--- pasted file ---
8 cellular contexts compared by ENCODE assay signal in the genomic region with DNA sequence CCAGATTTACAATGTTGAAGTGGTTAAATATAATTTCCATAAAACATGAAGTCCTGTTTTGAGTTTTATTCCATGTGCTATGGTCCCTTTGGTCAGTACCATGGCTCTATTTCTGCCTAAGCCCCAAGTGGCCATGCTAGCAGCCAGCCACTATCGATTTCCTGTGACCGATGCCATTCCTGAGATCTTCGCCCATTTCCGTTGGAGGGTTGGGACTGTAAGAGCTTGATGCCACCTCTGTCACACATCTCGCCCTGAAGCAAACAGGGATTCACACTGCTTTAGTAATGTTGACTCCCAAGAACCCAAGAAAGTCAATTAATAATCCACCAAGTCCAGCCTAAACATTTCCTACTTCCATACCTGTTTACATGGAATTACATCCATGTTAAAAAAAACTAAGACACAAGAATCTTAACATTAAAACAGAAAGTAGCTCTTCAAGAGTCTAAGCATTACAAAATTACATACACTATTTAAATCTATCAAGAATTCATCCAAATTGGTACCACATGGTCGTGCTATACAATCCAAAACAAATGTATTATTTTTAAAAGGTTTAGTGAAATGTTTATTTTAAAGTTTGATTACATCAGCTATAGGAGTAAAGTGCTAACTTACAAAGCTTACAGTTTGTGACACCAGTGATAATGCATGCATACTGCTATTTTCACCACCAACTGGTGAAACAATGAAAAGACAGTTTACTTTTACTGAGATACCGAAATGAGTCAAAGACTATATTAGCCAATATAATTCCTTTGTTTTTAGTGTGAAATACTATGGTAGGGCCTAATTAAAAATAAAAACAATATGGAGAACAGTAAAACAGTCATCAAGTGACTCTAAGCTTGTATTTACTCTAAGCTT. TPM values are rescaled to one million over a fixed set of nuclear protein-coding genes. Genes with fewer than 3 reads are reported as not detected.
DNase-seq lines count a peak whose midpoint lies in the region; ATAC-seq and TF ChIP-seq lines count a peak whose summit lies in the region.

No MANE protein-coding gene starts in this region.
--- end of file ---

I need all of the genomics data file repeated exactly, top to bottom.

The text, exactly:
8 cellular contexts compared by ENCODE assay signal in the genomic region with DNA sequence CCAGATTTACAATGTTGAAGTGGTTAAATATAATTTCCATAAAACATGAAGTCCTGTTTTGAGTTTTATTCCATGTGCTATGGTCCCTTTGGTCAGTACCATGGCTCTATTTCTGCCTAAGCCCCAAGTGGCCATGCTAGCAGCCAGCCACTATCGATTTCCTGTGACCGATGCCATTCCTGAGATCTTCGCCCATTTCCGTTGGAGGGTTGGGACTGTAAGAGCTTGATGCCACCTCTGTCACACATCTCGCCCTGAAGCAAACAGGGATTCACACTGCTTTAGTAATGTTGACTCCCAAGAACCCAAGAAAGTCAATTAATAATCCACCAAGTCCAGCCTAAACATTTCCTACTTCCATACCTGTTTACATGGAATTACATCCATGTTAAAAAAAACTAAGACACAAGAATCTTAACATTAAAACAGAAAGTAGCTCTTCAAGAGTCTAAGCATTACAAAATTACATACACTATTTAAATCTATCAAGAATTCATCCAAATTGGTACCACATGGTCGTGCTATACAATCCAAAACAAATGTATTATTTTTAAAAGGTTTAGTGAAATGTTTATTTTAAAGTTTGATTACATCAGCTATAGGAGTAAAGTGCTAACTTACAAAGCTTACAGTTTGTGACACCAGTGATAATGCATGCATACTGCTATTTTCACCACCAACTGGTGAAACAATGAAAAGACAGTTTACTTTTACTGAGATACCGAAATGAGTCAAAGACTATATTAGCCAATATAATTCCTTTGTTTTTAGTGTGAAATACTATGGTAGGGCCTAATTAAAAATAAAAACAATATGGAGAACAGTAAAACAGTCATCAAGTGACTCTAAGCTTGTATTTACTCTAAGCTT. TPM values are rescaled to one million over a fixed set of nuclear protein-coding genes. Genes with fewer than 3 reads are reported as not detected.
DNase-seq lines count a peak whose midpoint lies in the region; ATAC-seq and TF ChIP-seq lines count a peak whose summit lies in the region.

No MANE protein-coding gene starts in this region.